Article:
Identifying resource usage and performing migration to address performance issues in a Xen server virtualization environment
When Netflix faced an outage in 2011, they had to offer a 3% credit to their customers. The outage was due to a resource crunch in the Amazon cloud they were hosted in. It’s tough for a business to survive if such outages happen frequently.
A cloud hosting provider achieves economies of scale by sharing resources between multiple tenants in the cloud. These resources include computing, storage and network devices. But at times, the cloud provider may oversell the resources to achieve high-density or a single tenant can abuse the server resources. This can affect the performance of the cloud system.
A common performance metric in server virtualization systems is “CPU steal time”. It refers to the amount of time a VM is ready, but could not run due to other VMs competing for the CPU. Recently we were contacted by a cloud hosting provider whose customers were complaining of intermittent slowness and high CPU steal times.
Debugging the slowness issue
Steal time is the duration a VM waits for a real CPU cycle, while the hypervisor is servicing another VM. In this cloud solution, Xen hypervisor was used to manage the VMs. CPU stealing in Xen can happen due to:
- Resource-intensive applications taking up too much CPU in individual VMs.
- The cloud servers running short of resources.
To identify the reason for CPU stealing, we monitored the individual VMs in the cloud. Resource-intensive applications and frequency of high steal times were audited using ‘top’ utility. We noticed that CPU steal times of the slow VMs were continuously over 60%.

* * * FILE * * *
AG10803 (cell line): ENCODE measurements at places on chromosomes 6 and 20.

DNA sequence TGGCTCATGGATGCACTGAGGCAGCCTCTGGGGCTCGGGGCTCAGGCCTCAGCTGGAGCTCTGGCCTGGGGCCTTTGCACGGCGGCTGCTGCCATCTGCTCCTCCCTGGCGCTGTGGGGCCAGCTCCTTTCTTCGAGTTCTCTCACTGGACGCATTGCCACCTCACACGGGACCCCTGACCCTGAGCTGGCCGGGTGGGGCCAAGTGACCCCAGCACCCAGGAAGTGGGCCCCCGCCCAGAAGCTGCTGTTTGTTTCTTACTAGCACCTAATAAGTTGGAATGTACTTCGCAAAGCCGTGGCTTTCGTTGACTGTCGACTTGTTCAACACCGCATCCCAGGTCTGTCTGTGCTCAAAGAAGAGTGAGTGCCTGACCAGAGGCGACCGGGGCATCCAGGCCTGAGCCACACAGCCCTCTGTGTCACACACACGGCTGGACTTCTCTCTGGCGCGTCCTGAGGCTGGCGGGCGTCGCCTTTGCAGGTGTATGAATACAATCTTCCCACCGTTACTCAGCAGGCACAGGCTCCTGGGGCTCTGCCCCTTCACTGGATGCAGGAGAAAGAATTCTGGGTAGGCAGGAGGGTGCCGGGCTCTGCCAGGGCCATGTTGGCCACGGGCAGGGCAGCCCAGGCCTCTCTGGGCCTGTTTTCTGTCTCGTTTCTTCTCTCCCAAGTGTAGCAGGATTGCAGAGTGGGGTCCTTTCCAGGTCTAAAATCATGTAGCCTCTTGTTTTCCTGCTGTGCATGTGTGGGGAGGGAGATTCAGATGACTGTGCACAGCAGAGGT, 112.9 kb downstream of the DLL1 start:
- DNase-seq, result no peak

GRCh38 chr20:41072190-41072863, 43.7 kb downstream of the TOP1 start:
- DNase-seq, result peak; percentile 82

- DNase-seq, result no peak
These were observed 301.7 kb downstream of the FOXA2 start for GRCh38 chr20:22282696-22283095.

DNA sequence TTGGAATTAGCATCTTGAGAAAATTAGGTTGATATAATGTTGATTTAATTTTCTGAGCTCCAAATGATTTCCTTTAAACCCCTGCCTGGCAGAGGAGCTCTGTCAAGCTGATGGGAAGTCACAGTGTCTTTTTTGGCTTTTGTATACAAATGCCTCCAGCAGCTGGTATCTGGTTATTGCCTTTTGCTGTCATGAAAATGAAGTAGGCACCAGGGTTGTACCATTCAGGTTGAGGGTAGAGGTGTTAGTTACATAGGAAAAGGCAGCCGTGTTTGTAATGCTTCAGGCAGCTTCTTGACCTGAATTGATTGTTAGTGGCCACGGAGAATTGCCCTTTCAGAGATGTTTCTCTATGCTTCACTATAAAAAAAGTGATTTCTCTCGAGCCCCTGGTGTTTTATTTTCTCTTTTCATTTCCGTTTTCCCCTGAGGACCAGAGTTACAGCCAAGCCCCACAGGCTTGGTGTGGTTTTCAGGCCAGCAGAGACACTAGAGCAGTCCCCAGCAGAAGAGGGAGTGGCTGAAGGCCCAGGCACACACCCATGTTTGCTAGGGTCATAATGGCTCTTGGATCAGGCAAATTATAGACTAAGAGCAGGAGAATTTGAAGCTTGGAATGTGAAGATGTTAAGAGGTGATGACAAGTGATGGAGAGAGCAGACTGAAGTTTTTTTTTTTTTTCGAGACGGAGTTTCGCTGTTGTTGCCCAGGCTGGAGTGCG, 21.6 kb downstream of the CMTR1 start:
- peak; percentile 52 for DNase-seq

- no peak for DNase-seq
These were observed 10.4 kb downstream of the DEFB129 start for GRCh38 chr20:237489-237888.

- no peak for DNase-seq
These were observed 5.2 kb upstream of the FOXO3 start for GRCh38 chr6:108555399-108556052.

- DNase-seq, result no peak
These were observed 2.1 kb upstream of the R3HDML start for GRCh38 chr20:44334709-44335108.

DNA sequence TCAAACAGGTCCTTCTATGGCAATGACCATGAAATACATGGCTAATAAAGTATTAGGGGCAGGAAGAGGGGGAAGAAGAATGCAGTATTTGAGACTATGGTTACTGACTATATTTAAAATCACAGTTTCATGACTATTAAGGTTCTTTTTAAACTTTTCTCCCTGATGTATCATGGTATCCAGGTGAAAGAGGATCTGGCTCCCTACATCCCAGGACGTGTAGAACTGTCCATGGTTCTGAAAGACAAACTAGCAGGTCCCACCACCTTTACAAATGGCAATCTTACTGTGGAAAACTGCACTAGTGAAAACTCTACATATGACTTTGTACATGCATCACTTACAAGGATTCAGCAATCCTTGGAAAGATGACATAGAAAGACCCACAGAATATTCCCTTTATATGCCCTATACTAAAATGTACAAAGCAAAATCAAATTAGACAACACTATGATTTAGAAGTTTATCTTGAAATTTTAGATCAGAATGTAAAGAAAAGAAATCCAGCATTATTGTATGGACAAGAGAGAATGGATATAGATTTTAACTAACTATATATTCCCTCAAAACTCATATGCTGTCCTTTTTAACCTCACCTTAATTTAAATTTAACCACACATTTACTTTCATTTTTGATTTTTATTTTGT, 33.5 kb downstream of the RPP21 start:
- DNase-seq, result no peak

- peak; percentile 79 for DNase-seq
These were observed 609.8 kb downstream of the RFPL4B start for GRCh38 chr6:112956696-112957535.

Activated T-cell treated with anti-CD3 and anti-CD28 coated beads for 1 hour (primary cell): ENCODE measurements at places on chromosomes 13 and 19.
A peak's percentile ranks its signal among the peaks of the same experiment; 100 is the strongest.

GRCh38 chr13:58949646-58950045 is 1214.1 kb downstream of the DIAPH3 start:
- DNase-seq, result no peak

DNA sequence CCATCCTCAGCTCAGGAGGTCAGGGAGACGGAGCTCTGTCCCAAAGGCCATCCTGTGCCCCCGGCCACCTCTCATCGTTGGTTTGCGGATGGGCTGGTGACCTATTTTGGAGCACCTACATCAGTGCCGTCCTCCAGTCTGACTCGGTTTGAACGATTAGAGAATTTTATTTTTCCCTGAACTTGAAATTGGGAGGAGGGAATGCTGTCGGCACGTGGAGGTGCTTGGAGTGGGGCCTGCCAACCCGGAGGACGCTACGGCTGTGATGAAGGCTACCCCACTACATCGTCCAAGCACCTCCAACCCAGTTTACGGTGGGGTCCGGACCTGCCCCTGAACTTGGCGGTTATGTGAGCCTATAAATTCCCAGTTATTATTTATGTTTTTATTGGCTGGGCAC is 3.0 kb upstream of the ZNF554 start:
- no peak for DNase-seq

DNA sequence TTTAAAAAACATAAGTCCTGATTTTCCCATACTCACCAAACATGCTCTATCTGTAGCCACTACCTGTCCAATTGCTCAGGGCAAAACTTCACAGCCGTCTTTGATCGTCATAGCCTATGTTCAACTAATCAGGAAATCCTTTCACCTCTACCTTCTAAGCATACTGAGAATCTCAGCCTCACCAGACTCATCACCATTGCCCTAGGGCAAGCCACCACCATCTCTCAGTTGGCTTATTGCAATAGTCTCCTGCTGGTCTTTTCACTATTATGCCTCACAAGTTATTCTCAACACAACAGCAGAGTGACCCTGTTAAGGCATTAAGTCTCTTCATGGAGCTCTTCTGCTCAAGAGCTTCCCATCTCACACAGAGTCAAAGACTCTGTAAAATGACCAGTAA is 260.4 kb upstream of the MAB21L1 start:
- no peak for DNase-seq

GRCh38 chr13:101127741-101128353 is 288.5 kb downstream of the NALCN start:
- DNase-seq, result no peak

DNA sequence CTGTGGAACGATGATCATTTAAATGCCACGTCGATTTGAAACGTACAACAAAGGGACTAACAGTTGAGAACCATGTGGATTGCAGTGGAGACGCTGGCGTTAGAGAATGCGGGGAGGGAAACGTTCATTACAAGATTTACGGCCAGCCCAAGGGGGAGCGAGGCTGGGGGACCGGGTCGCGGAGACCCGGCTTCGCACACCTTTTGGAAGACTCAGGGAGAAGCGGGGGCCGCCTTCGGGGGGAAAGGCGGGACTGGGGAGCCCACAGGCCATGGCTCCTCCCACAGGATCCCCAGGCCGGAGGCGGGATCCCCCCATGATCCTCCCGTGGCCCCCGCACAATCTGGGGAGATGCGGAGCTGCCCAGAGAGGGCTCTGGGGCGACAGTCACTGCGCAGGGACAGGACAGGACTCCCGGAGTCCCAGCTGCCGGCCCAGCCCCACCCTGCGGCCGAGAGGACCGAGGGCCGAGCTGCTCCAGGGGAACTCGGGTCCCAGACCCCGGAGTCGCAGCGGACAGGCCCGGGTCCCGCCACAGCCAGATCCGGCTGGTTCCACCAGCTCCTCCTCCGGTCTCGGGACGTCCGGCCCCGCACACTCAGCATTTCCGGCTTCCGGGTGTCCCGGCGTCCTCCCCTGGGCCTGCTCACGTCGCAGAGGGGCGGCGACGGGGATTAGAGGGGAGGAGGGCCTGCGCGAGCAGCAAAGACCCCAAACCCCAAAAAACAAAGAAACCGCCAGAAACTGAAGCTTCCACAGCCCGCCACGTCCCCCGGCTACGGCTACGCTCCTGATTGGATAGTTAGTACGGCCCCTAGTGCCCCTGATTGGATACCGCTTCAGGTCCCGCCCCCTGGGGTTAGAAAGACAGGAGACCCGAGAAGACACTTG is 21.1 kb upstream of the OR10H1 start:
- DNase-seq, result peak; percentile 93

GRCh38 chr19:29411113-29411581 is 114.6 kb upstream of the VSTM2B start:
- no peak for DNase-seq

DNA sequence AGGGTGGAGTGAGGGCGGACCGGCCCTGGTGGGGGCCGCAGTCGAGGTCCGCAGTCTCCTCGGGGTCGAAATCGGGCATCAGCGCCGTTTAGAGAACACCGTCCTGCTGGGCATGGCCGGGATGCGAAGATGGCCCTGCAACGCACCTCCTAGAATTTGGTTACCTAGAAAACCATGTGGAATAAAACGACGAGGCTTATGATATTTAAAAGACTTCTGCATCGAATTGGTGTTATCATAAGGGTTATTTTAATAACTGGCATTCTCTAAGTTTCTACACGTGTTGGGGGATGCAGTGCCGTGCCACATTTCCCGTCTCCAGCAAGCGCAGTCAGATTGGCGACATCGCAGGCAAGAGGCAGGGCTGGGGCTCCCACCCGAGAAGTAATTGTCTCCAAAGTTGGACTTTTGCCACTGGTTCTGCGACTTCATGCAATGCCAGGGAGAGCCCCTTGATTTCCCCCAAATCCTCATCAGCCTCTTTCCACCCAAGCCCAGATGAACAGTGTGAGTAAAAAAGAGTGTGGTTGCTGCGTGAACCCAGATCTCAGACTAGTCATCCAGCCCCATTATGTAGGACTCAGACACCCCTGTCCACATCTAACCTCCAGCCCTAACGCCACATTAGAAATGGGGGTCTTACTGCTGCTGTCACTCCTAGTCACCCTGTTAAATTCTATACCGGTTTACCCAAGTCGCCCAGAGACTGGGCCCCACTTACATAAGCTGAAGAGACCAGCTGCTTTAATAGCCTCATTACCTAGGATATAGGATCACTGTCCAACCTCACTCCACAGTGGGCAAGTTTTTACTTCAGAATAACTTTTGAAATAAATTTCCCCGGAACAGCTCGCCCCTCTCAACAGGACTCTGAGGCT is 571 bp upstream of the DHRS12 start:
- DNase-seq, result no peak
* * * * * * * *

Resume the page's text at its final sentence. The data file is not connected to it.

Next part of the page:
top - 10:26:21 up 45 days, 2:00, 2 users, load average: 8.01, 4.04, 2.46 Tasks: 496 total, 21 running, 475 sleeping, 0 stopped, 0 zombie Cpu(s): 29.8%us, 3.1%sy, 0.7%ni, 0.0%id, 0.0%wa, 0.0%hi, 0.0%si, 61.1%st
But adding more CPU for those VMs was not possible, as all the cloud servers were already near their physical limits.
Migrating the slow VMs
To improve speed and responsiveness, we decided to migrate the slow VMs to another host. We executed the following plan to accomplish this.
1.We configured a new host server with CentOS 6 and installed Xen hypervisor packages in it.
[root@Host02 ~]# yum install centos-release-xen
[root@Host02 ~]# yum install xen
2. We then updated the boot loader to load this new image and rebooted the machine.
[root@Host02 ~]# sh /usr/bin/grub-bootxen.sh Updating grub config
3. Once the Xen hypervisor started running, we migrated the slow VMs from the old host to the new server. The VMs were allotted enough CPU and resources to ensure that they ran without any hiccups.
[root@Host02 ~]# xm list Name ID Mem VCPUs State Time(s) Domain-0 0 8192 32 r----- 4589703.7 lhry2j7b1108p3 02 3048 3 -b---- 785333.0 res69fvhdx8h12 03 512 2 -b---- 84255.3 tqr01qycerunum 04 512 2 r----- 3381600.7
4. After the migration was done, we audited the resource usage in the VM nodes and found that the steal time was normal.
top - 11:15:01 up 2 days, 2:00, 2 users, load average: 0.01, 0.04, 0.06 Tasks: 96 total, 5 running, 91 sleeping, 0 stopped, 0 zombie Cpu(s): 0.0%us, 0.1%sy, 0.0%ni, 99.9%id, 0.0%wa, 0.0%hi, 0.0%si, 0.0%st
Monitoring script for Xen VMs
To avoid downtime and slowness issues in future, we configured a Perl script for monitoring the VMs in our Xen nodes. We installed the ‘Xentop’ utility to identify the processes that consume resources in each VM. The script would monitor the CPU usage in the VMs and send alert notification to our support team whenever there is a spike. Upon receiving the alert, we would debug and resolve it before it affected the customers.
Performance is a key requirement for any cloud hosting solution. Here we’ve covered how we scaled up a Xen cloud environment and did pro-active monitoring to ensure 100% uptime for all VMs. Bobcares helps web hosts, VPS providers and cloud providers deliver industry standard VPS services through custom configuration and preventive maintenance of virtualized systems.